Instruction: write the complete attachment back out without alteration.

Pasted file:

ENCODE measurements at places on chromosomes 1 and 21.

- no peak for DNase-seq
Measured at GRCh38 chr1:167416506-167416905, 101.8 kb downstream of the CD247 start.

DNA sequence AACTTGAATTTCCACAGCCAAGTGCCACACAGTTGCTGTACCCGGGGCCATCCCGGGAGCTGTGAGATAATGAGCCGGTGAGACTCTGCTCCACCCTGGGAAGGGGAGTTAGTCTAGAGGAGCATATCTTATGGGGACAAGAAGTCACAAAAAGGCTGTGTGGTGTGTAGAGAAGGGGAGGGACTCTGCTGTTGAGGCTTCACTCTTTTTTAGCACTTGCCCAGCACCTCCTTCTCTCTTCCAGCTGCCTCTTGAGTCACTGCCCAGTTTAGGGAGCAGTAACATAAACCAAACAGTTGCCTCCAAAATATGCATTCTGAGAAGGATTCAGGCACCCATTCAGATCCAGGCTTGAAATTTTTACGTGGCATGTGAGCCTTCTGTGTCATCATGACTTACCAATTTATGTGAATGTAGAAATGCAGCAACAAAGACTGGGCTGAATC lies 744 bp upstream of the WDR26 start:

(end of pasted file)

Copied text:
ENCODE measurements at places on chromosomes 1 and 21.

- no peak for DNase-seq
Measured at GRCh38 chr1:167416506-167416905, 101.8 kb downstream of the CD247 start.

DNA sequence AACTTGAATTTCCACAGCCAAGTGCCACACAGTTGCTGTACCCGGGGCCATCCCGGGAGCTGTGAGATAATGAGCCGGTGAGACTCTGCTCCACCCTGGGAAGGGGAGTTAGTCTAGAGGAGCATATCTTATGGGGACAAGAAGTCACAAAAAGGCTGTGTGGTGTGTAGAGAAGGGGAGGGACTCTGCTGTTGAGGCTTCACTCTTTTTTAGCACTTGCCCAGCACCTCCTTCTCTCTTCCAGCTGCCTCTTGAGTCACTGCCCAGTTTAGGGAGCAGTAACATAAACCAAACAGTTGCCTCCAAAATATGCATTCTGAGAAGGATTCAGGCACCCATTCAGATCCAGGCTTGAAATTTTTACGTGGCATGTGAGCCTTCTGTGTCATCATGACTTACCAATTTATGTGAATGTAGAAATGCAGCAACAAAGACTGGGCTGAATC lies 744 bp upstream of the WDR26 start: